After seeing success in the Durham location, Rise moved to spread the system to corporate stores in North Carolina. Franchisees of the 16-unit company have been slower to adopt the $18,000 piece of equipment, but the numbers speak for themselves as corporate sales growth races ahead that of franchises.
The additional revenue likely stems from the built-in suggestive selling shown in Rise’s digital ordering platform for complementary items and historical preferences. Guests also value the little-to-no wait time for pickup orders. Altogether, Rise shaved more than 10 percent in labor costs. This is significant for a company that says it fared well during the shortage. Rise reports no real problems in hiring, which Ferguson attributes to paying corporate store employees more than $15 an hour and providing a coronavirus hardship bonus at corporate stores.
Ferguson’s advice for other restaurants? Don’t be afraid of technology.
“It's not going anywhere,” Ferguson says. “You need to lean into it. It is difficult at first because you're lining that up with all these different stores and making sure that it works. And it had glitches at the beginning when you first start implementing that you got to work out. But you got to jump in there and do it.”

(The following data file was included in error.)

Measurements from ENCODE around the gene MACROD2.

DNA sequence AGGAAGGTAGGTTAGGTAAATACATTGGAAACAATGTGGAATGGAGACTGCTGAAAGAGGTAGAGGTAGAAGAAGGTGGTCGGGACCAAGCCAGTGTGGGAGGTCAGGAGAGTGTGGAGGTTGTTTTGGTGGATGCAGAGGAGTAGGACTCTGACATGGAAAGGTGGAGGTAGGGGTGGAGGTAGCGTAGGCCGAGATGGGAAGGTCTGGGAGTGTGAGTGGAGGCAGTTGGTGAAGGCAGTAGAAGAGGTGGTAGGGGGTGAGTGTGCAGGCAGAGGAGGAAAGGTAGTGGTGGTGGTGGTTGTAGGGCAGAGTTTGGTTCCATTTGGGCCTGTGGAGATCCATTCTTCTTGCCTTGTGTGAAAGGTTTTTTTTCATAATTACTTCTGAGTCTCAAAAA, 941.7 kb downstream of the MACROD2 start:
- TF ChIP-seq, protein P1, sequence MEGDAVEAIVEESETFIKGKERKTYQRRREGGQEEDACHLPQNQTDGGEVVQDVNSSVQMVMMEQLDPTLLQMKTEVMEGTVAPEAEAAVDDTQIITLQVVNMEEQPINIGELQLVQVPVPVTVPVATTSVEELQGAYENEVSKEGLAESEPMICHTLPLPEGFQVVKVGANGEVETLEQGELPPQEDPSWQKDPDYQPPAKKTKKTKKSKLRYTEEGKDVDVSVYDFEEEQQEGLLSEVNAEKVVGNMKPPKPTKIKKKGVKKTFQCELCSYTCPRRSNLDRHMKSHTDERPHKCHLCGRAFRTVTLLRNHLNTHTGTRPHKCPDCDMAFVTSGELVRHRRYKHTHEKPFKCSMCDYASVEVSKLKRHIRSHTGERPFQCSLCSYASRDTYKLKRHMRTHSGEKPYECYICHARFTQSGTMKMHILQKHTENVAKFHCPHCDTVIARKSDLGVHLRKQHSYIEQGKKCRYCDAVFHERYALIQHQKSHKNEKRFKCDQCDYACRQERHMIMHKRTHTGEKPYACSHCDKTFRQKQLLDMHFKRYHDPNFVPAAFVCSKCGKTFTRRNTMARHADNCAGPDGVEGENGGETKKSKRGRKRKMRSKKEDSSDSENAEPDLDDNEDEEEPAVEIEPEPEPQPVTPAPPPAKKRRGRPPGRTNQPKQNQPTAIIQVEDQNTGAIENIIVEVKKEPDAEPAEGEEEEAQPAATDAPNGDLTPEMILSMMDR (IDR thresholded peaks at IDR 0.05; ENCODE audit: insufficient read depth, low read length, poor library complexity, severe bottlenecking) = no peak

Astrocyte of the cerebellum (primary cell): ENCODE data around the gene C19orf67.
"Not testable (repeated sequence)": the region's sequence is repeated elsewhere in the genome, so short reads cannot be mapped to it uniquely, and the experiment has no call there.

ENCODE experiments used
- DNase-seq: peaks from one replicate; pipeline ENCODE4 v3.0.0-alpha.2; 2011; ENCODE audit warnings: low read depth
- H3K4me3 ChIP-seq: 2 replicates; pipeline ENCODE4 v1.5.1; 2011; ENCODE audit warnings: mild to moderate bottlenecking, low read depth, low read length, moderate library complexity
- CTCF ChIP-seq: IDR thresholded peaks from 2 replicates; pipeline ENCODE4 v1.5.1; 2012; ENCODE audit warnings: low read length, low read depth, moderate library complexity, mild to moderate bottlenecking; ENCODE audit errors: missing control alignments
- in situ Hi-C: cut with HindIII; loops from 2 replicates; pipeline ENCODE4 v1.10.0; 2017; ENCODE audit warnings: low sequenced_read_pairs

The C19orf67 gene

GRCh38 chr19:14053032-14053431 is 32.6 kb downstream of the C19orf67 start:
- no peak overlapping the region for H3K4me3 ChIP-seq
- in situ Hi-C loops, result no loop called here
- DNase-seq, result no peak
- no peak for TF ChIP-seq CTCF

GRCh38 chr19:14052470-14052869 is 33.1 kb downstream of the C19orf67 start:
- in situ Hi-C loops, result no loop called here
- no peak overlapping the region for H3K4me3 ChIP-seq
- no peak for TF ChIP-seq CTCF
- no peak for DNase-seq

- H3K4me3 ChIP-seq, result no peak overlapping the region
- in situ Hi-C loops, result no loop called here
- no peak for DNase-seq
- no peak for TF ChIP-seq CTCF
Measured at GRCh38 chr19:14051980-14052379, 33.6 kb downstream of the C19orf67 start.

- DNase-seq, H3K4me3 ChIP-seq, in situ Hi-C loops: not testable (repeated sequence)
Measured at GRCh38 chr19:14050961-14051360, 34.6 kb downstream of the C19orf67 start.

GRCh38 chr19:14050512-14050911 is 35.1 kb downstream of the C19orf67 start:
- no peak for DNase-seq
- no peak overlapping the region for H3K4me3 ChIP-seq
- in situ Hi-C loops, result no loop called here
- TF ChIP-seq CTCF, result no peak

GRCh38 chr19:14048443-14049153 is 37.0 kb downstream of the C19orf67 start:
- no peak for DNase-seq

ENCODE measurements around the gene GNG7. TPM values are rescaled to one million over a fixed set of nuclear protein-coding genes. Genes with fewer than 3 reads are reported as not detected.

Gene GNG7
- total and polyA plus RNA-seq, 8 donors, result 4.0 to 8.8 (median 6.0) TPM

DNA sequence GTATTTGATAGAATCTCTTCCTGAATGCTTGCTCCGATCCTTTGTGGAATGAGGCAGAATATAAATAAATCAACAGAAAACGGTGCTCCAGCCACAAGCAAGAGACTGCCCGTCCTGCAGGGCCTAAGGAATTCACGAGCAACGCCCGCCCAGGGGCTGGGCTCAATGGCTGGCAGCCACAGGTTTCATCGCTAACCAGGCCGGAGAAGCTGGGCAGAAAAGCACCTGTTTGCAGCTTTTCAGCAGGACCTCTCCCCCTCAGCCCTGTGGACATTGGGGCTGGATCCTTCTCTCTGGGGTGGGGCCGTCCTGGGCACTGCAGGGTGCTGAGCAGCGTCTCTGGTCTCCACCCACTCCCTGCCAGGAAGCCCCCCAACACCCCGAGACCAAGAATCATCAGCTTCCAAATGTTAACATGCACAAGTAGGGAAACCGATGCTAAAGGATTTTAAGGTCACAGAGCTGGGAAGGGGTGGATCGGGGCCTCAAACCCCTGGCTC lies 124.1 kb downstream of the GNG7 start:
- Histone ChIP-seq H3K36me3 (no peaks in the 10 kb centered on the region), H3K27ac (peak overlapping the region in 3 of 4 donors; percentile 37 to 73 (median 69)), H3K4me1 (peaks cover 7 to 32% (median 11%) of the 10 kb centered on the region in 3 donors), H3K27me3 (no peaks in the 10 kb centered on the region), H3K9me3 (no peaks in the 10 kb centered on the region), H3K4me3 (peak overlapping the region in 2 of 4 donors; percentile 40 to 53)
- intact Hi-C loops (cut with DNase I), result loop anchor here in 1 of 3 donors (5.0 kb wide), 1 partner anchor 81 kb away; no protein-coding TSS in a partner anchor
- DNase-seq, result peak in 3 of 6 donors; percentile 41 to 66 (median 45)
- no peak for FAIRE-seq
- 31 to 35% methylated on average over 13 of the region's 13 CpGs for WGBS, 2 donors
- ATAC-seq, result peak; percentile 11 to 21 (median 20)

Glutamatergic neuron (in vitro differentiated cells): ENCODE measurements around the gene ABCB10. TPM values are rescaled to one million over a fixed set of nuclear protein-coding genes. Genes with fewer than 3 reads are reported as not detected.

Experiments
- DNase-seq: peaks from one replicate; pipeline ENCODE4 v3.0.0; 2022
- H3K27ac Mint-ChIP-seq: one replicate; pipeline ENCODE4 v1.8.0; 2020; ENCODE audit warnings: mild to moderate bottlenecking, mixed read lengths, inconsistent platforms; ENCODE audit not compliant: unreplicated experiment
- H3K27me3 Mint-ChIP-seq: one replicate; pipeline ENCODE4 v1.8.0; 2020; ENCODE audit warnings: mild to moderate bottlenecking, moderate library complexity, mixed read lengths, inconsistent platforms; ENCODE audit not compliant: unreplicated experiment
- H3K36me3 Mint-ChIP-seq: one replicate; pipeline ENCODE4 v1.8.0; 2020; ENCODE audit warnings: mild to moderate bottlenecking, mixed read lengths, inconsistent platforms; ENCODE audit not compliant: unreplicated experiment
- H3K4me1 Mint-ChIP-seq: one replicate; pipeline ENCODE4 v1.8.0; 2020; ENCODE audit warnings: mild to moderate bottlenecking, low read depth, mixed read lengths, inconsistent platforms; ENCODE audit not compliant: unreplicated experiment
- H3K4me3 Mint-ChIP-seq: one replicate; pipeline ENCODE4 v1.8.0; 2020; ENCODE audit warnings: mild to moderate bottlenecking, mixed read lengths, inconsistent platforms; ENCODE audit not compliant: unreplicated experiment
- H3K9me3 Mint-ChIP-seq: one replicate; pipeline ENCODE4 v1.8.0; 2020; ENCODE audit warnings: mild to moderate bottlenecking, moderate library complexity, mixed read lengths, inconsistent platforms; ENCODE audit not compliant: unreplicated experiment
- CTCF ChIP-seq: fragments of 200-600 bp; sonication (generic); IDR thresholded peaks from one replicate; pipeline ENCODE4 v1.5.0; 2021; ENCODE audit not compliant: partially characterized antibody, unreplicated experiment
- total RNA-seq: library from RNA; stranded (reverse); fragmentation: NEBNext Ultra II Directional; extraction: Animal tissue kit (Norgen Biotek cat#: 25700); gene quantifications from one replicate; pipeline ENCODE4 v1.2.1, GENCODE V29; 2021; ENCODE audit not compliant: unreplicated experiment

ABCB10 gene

The next steps in Rise’s growth include a new corporate store. Rise also intends to open franchises in California, Maryland, Tennessee, and Virginia down the road. With expansion, Rise simplified its brand to lessen cooking complications.
“We've always been really focused on having tight infrastructure, at least with communication lines, and a dashboard for employees,” Ferguson says. “We've simplified this menu quite a bit from the very beginning. But we did keep it really tight.”
Amid its budding growth, labor-saving technology and continued operations, Rise continues to focus on its people. All corporate managers started out as store employees. And corporate managers can work their way toward being a franchisee.
“The biggest thing for me is really defining the culture and giving opportunities to people who live for us,” Ferguson says.
“Seeing those goals come into achieving that, that flow of people moving up through the company and making more money and having a better lifestyle is really important to me,” he adds. “I'm really focused on the relationship between the technology and the people that work for us and making sure that neither hates the other so they're somewhat in harmony.